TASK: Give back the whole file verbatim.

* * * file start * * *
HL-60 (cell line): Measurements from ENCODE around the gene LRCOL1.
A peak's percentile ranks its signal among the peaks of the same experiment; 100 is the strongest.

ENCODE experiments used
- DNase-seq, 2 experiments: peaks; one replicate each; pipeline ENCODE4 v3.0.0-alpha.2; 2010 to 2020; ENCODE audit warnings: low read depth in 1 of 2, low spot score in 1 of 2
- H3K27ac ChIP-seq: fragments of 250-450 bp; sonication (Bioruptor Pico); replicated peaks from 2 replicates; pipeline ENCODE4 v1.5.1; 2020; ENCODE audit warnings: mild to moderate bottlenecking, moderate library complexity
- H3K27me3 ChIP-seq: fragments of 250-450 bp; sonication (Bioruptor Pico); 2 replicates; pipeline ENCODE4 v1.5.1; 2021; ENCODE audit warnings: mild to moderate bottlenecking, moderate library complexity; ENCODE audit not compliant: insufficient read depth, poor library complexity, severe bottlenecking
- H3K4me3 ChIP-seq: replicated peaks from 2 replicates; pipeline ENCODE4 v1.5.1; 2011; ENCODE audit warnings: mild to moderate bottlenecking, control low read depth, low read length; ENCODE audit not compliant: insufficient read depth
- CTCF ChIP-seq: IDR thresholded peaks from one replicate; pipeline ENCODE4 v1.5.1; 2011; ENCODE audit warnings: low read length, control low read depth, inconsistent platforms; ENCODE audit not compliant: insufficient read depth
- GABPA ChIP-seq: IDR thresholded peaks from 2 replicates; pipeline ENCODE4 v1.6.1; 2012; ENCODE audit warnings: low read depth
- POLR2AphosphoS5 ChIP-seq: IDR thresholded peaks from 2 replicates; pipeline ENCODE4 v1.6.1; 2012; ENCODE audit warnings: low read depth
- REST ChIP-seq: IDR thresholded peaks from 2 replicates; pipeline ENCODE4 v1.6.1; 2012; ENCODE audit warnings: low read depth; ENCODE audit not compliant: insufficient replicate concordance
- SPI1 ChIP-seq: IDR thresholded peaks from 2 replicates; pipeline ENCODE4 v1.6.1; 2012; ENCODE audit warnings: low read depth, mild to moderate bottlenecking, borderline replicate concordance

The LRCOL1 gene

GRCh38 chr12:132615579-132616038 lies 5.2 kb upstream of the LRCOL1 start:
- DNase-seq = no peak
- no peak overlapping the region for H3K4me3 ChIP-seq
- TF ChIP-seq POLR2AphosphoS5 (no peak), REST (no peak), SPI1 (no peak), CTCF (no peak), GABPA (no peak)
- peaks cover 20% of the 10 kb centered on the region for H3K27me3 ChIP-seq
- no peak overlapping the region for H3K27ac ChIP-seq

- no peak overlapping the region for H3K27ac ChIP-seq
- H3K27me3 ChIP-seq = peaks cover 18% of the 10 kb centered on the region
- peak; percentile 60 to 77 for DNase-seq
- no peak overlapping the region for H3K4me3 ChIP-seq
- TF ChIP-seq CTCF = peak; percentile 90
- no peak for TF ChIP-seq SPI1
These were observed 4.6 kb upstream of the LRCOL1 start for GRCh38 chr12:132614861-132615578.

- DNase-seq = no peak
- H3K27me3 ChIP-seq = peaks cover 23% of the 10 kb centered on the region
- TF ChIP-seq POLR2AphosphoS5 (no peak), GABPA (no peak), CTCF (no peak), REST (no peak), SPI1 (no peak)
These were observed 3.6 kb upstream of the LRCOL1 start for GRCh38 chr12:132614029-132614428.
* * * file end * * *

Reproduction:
HL-60 (cell line): Measurements from ENCODE around the gene LRCOL1.
A peak's percentile ranks its signal among the peaks of the same experiment; 100 is the strongest.

ENCODE experiments used
- DNase-seq, 2 experiments: peaks; one replicate each; pipeline ENCODE4 v3.0.0-alpha.2; 2010 to 2020; ENCODE audit warnings: low read depth in 1 of 2, low spot score in 1 of 2
- H3K27ac ChIP-seq: fragments of 250-450 bp; sonication (Bioruptor Pico); replicated peaks from 2 replicates; pipeline ENCODE4 v1.5.1; 2020; ENCODE audit warnings: mild to moderate bottlenecking, moderate library complexity
- H3K27me3 ChIP-seq: fragments of 250-450 bp; sonication (Bioruptor Pico); 2 replicates; pipeline ENCODE4 v1.5.1; 2021; ENCODE audit warnings: mild to moderate bottlenecking, moderate library complexity; ENCODE audit not compliant: insufficient read depth, poor library complexity, severe bottlenecking
- H3K4me3 ChIP-seq: replicated peaks from 2 replicates; pipeline ENCODE4 v1.5.1; 2011; ENCODE audit warnings: mild to moderate bottlenecking, control low read depth, low read length; ENCODE audit not compliant: insufficient read depth
- CTCF ChIP-seq: IDR thresholded peaks from one replicate; pipeline ENCODE4 v1.5.1; 2011; ENCODE audit warnings: low read length, control low read depth, inconsistent platforms; ENCODE audit not compliant: insufficient read depth
- GABPA ChIP-seq: IDR thresholded peaks from 2 replicates; pipeline ENCODE4 v1.6.1; 2012; ENCODE audit warnings: low read depth
- POLR2AphosphoS5 ChIP-seq: IDR thresholded peaks from 2 replicates; pipeline ENCODE4 v1.6.1; 2012; ENCODE audit warnings: low read depth
- REST ChIP-seq: IDR thresholded peaks from 2 replicates; pipeline ENCODE4 v1.6.1; 2012; ENCODE audit warnings: low read depth; ENCODE audit not compliant: insufficient replicate concordance
- SPI1 ChIP-seq: IDR thresholded peaks from 2 replicates; pipeline ENCODE4 v1.6.1; 2012; ENCODE audit warnings: low read depth, mild to moderate bottlenecking, borderline replicate concordance

The LRCOL1 gene

GRCh38 chr12:132615579-132616038 lies 5.2 kb upstream of the LRCOL1 start:
- DNase-seq = no peak
- no peak overlapping the region for H3K4me3 ChIP-seq
- TF ChIP-seq POLR2AphosphoS5 (no peak), REST (no peak), SPI1 (no peak), CTCF (no peak), GABPA (no peak)
- peaks cover 20% of the 10 kb centered on the region for H3K27me3 ChIP-seq
- no peak overlapping the region for H3K27ac ChIP-seq

- no peak overlapping the region for H3K27ac ChIP-seq
- H3K27me3 ChIP-seq = peaks cover 18% of the 10 kb centered on the region
- peak; percentile 60 to 77 for DNase-seq
- no peak overlapping the region for H3K4me3 ChIP-seq
- TF ChIP-seq CTCF = peak; percentile 90
- no peak for TF ChIP-seq SPI1
These were observed 4.6 kb upstream of the LRCOL1 start for GRCh38 chr12:132614861-132615578.

- DNase-seq = no peak
- H3K27me3 ChIP-seq = peaks cover 23% of the 10 kb centered on the region
- TF ChIP-seq POLR2AphosphoS5 (no peak), GABPA (no peak), CTCF (no peak), REST (no peak), SPI1 (no peak)
These were observed 3.6 kb upstream of the LRCOL1 start for GRCh38 chr12:132614029-132614428.